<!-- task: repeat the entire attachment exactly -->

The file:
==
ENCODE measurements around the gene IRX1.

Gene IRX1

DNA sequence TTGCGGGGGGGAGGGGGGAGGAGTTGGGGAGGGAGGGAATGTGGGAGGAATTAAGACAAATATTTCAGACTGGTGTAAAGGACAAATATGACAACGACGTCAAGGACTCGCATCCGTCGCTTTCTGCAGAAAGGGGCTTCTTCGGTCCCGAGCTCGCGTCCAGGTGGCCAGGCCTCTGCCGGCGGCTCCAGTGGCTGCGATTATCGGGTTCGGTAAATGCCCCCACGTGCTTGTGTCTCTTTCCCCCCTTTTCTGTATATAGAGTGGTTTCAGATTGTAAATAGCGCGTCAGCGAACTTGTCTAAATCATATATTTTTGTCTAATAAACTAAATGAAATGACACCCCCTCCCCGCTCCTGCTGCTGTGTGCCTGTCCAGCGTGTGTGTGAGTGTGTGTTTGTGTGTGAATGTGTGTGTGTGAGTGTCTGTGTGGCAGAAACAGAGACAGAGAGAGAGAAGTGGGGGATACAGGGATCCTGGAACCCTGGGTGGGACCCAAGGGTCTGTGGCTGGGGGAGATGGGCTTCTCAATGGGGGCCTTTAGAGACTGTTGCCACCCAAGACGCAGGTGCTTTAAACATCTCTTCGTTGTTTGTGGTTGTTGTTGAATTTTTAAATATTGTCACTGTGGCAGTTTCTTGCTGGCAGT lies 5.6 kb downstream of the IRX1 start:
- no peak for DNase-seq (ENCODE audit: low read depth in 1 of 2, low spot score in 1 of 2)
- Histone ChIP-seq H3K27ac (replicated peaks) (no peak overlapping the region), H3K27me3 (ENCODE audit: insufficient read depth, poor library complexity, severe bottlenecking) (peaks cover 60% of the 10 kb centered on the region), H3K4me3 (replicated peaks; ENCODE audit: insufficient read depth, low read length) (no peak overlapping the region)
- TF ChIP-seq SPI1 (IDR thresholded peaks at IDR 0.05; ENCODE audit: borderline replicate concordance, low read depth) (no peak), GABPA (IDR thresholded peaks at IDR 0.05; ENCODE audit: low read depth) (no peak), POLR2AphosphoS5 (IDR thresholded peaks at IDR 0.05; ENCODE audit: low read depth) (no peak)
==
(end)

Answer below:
ENCODE measurements around the gene IRX1.

Gene IRX1

DNA sequence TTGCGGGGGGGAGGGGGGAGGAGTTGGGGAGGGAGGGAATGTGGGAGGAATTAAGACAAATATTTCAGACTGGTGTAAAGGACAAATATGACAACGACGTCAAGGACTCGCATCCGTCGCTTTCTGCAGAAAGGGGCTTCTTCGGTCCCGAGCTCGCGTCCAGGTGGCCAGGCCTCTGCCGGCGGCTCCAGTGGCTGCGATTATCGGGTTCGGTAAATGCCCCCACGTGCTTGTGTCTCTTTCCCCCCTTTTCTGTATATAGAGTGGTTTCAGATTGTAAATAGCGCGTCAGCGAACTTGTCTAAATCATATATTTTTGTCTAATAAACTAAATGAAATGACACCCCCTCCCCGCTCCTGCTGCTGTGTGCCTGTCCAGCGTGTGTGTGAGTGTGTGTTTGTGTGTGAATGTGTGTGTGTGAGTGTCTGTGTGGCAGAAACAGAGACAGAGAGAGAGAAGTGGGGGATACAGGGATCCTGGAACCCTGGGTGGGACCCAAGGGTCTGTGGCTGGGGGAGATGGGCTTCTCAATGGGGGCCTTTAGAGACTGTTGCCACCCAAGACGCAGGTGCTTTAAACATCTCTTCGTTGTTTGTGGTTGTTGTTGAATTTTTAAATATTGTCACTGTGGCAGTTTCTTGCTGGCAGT lies 5.6 kb downstream of the IRX1 start:
- no peak for DNase-seq (ENCODE audit: low read depth in 1 of 2, low spot score in 1 of 2)
- Histone ChIP-seq H3K27ac (replicated peaks) (no peak overlapping the region), H3K27me3 (ENCODE audit: insufficient read depth, poor library complexity, severe bottlenecking) (peaks cover 60% of the 10 kb centered on the region), H3K4me3 (replicated peaks; ENCODE audit: insufficient read depth, low read length) (no peak overlapping the region)
- TF ChIP-seq SPI1 (IDR thresholded peaks at IDR 0.05; ENCODE audit: borderline replicate concordance, low read depth) (no peak), GABPA (IDR thresholded peaks at IDR 0.05; ENCODE audit: low read depth) (no peak), POLR2AphosphoS5 (IDR thresholded peaks at IDR 0.05; ENCODE audit: low read depth) (no peak)